Apart from western music, in which chord shifts have become a standard and for which the tempered scale with its 12 fixed semitones equally spaced within an octave was created in the 18th century, listening to most of the traditional music from around the world, we find different scales that use unequal intervals within the octave. This type of music is often referred to as modal and the microtonic variations are very much part of what engenders different moods for the artist and the listener, and also defines the special character of each musical culture. The untempered scale is most natural to the human voice, in speech or song, and through the ages numerous instruments have been invented which in some way (more or less) recall the voice. This is especially true in India, where the sliding or bending of notes is a most typical feature.
Often referred to by musicologists as the just intonation scale, Indian music has a well-defined set of 22 intervals (shrutis) within the octave, and the Indian musician singing or playing a raga, whether in pentatonic or septonic or any other mode, uses these microtones as pivot points, often moving freely between two notes as a kind of infinitely exploitable space, eventually returning home to the tonic Sa.
In Indian musical theory, it is said that in the parent 7-note modes, where the 2nd ,3rd,4th, 6th and 7th notes are variable, the 1st (Sa or Do) and the perfect 5th (Pa or Sol) are immutable and of a fixed pitch.
The drone is accordingly often Do-Sol (Sa-Pa), which becomes the ultimate open chord containing all other notes within it as a series of subtle harmonics.
This drone (a constant note or tonic), whether actually played on an instrument like the tampura or simply heard within oneself as the Om sound, is the constant reference without which no Indian musician would play.
While most western string instruments are tuned in a way, which follows the tempered system, they do not give a very harmonious sound when all strings are struck openly. Indian string instruments, on the other hand, which are generally tuned in 5ths or 4ths, create a pleasant, harmonious sound when struck openly.
These are just a few basic principles which lie at the root of Indian music and, even though my music is not traditional, I have found them indispensable in my creative and learning process throughout the years.
About 25 years ago, when I encountered everything Indian with enthusiastic admiration, I was introduced to Carnatic music (South India) through the veena and later to Hindustani music (North India) through the sarod. Though I did enjoy playing these great instruments, I would often go back to my original instrument, the guitar, with a basic question in mind: Could Indian music be played on the guitar? Over the years, the answer gradually revealed itself: Why not! But, certainly not without modifications.
And matters gradually evolved as follows. When trying different open tunings, I eventually found a way, which in retrospect seems to me quite obvious, and tuned my guitar in 5ths, as Do-Sol-Do-Sol-Do-Sol (from lowest to highest string).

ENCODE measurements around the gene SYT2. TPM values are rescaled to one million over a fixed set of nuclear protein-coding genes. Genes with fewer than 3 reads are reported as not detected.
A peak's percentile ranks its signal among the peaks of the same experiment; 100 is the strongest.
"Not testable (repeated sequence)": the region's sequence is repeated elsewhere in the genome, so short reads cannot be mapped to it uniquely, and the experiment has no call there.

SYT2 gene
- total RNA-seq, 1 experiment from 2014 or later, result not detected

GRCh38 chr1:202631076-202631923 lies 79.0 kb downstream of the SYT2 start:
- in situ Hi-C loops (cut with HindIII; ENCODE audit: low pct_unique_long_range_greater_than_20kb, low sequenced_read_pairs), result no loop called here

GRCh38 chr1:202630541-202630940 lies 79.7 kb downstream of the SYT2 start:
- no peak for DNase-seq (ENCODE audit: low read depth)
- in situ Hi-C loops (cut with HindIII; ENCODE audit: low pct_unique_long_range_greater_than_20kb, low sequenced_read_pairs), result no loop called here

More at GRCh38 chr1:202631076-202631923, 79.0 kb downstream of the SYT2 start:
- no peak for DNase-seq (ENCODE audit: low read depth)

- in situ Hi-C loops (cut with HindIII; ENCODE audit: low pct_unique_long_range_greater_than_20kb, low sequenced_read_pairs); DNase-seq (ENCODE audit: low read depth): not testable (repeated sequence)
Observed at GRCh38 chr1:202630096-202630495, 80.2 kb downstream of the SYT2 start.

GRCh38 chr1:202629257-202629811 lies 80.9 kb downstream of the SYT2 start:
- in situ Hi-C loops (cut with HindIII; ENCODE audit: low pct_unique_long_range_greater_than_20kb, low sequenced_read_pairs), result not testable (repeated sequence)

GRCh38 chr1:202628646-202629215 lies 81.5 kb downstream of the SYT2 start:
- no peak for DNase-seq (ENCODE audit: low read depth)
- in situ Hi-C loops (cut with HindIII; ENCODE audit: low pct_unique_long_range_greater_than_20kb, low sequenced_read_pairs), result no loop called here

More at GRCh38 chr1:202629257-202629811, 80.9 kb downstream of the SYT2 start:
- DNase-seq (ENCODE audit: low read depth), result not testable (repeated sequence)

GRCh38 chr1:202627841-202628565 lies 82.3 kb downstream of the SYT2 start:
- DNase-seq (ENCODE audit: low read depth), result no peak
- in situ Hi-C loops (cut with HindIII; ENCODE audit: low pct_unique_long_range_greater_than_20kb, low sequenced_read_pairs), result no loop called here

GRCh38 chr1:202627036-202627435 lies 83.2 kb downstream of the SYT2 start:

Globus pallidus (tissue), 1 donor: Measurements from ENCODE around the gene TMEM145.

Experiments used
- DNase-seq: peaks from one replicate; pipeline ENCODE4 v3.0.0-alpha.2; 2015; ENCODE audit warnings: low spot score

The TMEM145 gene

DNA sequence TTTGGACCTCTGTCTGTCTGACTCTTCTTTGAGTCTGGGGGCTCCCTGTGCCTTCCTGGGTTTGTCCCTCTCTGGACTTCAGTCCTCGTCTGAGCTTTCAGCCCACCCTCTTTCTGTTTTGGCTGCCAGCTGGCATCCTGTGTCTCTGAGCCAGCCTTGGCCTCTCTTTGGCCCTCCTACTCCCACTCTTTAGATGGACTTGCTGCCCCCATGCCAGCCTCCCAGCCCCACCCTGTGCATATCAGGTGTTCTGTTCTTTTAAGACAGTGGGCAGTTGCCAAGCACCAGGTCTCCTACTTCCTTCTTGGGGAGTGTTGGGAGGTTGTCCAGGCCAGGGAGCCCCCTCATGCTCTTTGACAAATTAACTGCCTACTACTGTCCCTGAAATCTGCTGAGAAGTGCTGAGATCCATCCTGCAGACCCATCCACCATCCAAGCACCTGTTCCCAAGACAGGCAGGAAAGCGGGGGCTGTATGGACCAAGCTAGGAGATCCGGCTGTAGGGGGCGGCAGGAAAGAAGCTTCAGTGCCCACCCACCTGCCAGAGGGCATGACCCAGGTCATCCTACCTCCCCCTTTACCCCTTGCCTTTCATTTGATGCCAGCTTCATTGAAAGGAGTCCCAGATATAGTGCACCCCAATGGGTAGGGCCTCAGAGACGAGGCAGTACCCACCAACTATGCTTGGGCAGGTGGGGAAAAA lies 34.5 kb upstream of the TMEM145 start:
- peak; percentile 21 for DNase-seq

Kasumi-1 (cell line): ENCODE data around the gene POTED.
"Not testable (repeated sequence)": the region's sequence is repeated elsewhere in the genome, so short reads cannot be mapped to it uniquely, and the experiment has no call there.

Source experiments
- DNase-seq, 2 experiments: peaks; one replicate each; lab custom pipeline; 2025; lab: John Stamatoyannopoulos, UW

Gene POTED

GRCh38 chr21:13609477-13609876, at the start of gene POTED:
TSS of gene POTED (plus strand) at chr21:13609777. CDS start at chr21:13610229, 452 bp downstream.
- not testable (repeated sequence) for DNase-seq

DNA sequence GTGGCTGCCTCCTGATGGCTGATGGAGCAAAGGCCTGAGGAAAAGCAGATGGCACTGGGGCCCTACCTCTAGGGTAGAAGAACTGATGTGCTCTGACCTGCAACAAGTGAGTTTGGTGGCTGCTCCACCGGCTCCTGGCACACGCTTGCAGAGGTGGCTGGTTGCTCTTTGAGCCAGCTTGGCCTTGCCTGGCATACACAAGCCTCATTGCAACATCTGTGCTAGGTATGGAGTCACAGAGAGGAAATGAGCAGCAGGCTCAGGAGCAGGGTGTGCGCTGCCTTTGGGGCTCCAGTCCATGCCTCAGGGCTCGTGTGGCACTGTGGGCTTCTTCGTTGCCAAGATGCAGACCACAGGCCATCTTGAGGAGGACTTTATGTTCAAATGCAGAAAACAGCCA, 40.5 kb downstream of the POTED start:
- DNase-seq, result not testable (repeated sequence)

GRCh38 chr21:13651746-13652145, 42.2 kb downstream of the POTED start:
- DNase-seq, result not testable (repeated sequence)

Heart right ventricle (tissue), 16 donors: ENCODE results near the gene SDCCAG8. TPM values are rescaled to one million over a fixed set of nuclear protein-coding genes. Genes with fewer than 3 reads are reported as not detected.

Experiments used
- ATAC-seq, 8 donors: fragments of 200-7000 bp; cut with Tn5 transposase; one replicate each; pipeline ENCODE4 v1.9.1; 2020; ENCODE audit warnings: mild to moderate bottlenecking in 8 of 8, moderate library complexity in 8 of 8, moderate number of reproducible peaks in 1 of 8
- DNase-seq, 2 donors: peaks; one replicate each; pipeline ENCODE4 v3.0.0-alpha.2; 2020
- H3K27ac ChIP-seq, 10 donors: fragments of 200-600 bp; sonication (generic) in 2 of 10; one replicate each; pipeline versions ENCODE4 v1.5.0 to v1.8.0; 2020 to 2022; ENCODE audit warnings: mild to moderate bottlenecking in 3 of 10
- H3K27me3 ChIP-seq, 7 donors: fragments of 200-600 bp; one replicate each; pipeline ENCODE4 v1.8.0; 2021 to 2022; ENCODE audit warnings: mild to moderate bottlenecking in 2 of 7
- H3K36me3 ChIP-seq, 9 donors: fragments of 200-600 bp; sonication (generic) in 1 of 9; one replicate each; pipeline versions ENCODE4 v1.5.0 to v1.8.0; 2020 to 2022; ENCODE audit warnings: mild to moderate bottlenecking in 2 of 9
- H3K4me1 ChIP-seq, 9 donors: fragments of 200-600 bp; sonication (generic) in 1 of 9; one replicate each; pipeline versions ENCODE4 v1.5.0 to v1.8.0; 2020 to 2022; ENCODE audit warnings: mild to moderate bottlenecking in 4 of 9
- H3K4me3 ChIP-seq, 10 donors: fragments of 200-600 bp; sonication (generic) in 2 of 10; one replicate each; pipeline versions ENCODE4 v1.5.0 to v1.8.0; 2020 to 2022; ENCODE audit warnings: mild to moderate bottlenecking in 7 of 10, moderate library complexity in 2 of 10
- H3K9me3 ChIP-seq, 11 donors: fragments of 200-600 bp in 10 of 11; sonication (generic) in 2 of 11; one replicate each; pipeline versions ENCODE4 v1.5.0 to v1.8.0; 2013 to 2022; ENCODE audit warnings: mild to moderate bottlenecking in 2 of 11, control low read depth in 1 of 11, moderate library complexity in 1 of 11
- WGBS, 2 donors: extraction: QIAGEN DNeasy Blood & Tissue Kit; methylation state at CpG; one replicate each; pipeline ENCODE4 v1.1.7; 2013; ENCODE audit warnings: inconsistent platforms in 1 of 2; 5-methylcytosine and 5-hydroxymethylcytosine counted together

Later on came the more radical step of modifying the neck, or scalloping in technical terms, which consists in carving out some of the wood between the frets. The objective of this is to ensure that the fingers, when pressing the strings, do not come in direct contact with the wood of the fretboard. This makes it easier to stretch the strings, especially when the string action is high and the strings, as I prefer them to be, are thick and tight. In the late 1970s, John McLaughlin had already successfully introduced this unique feature with one of the custom-built guitars on which he performed, recording three albums with his group Shakti ; these soon became milestones of East -West fusion.
The most unusual feature of my instrument is the mobile frets. While redesigning a completely new neck for a second-hand American guitar made in the 1950s, selecting for it a deep, rich tone, the following idea came to me: Why not find a way to make the fret positions adjustable, like those of the sitar, so that I could attempt to reach more accurately the microtones of Indian modes and also play chords that are in tune with these modes?
Having myself had a fair amount of practical experience in woodwork, and with the advice of a friend who had had practical training in guitar making, we embarked on this odd plan and, together with a local carpenter, eventually made it work. In the process we were even able to make the neck hollow.
After a trial period and with certain adjustments, being satisfied with the positive result, I eventually carved out the wood between the frets into smooth curves, thus also making it scalloped.
Some years later, I added two small drone strings (chikari), tuned Do-Sol, as on the sitar, sarod or veena, which are struck rhythmically with the right hand.
As to the etymology of the word guitar, the origin of the Sanskrit syllable "guit" means, song; the syllable "tar", though often attributed to the Greek language, in fact goes further back in time to the Sanskrit word meaning string for example, ektar (with one string) or sitar (many strings). And, that was a brief description of my Indian Geet-Tar.